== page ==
Johnson has been held out amid a hamstring issue, according to the Houston Chronicle's Brian T. Smith. As bad as Fitzpatrick and the Texans looked against the Arizona Cardinals this past weekend, Johnson's fantasy prospects for 2014 look even worse.
Somehow the fantasy analysts are not catching on...yet. Johnson is still 13th in FantasyPros.com's consensus rankings, which roughly makes him a No. 1 fantasy wideout by the masses.
We have him at No. 28, some 15 spots lower than the overall average and a backup receiver in two-receiver leagues.
Johnson is the biggest variance from the masses among the top 25 receivers.
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Expert Consensus Rankings (ECR) from over 100 experts provided by FantasyPros
Don't touch him at his current draft price. Fitzpatrick stinks. O'Brien's Texans are a mess. Johnson is past his prime, and he tends to be often rehabilitating some sort of injury.
The Texans need an answer at quarterback. Rookie Tom Savage is just third on the depth chart.
The New England Patriots' Ryan Mallett, who comes from the O'Brien coaching tree, was equally a mess in his audition for a potential trade. For now, the answer is still Fitzpatrick, and it is a prayer.
"This whole thing is a work in progress," Fitzpatrick told the Chronicle's Smith. "It's a process where we're kind of moving along and we'll continue to get better, and hopefully that shows leading up to the season."
Don't hold your breath.
Anyone on the Texans Stepping Forward?
Everyone loved the idea of the Houston Texans defense with new defensive coordinator Romeo Crennel calling the shots for defensive end J.J. Watt and No. 1 overall pick this May Jadeveon Clowney.
The Texans were dead last in fantasy among defense/special teams units a year ago, according to FFToday.com, but you shouldn't trust any defense that has a suspect offense in its supporting cast.
The Texans were a horrible excuse for a fantasy defense, because Matt "Pick Six" Schaub was a horrible quarterback. Fitzpatrick isn't changing anything at this point.
As far as which Texans to consider in fantasy, you could say second-year wide receiver DeAndre Hopkins, but he is also tied to the play of his quarterback this season.
After Brown and Dennis Johnson's reported release, the backup running backs are currently Jonathan Grimes and unheralded rookie Alfred Blue.
Blue is a sleeper as a rookie late-round handcuff for Foster, but that's about the only positive thing we can say about the fantasy prospects for any Texans right now.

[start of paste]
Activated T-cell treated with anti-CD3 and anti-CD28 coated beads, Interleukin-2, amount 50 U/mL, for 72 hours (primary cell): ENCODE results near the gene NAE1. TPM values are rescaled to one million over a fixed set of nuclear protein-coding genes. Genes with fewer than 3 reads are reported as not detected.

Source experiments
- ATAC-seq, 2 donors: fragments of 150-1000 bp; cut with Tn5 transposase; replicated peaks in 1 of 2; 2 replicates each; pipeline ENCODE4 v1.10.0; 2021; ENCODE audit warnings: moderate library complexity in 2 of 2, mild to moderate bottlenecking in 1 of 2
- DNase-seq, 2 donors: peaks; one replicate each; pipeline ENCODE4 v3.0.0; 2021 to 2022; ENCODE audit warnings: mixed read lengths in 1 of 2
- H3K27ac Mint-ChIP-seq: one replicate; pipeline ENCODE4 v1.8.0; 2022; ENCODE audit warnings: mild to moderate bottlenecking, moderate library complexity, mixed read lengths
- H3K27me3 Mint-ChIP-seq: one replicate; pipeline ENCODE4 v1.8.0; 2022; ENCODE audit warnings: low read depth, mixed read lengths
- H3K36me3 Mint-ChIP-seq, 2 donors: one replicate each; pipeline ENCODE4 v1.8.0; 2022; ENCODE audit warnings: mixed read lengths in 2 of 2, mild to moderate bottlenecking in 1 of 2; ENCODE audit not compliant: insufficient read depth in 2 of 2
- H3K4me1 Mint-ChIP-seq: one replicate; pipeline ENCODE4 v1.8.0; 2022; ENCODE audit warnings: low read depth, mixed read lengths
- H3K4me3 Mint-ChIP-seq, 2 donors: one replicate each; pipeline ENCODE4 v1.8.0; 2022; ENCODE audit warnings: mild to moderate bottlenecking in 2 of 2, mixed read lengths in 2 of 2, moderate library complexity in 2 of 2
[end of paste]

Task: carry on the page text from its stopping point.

Fantasy Rap Amazingness
The Manning brothers are at it again, rapping about an all-fantasy channel to coincide with the Red Zone Channel this season on DirecTV.
It is entertaining and almost makes a fantasy owner not despise the error-prone Eli Manning.
Recapping Week 1's Takeaways
We have a blow-by-blow account of the fantasy takeaways from the first full week of the preseason here at B/R, but here are some of the highlights:
- Bishop Sankey was impressive for the Tennessee Titans, especially as a pass receiver. He is still out of the top 15 running backs above, but once he rises above Shonn Greene on the depth chart, he will make a case to be among them.
- Brandin Cooks isn't high enough of the depth chart, but he sure was impressive in his New Orleans Saints debut. The hype is going to get loud and raise his draft position, but you have to watch him right now.
- Terrance West wasn't impressive on the stat sheet (10 rushes for just 22 yards), but he sure looked like a future star, cutting and slashing for the Cleveland Browns behind Ben Tate in the pecking order. We didn't get a good look at Isaiah Crowell, but fellow rookie West is an intriguing late-rounder right now.
- We expected this, but Rob Gronkowski getting cleared for training camp was changing people's minds: Don't expect to get a look at Gronk before having to draft him. That makes him a risk, particularly since you have to expect the worst with one of the biggest injury risks in football.
Eric Mack, one of the giants among fantasy writers, is the Fantasy Football Lead Writer for Bleacher Report. Follow him on Twitter, where you can ask him endless questions about your team, rip him for his content and even challenge him to a head-to-head fantasy game.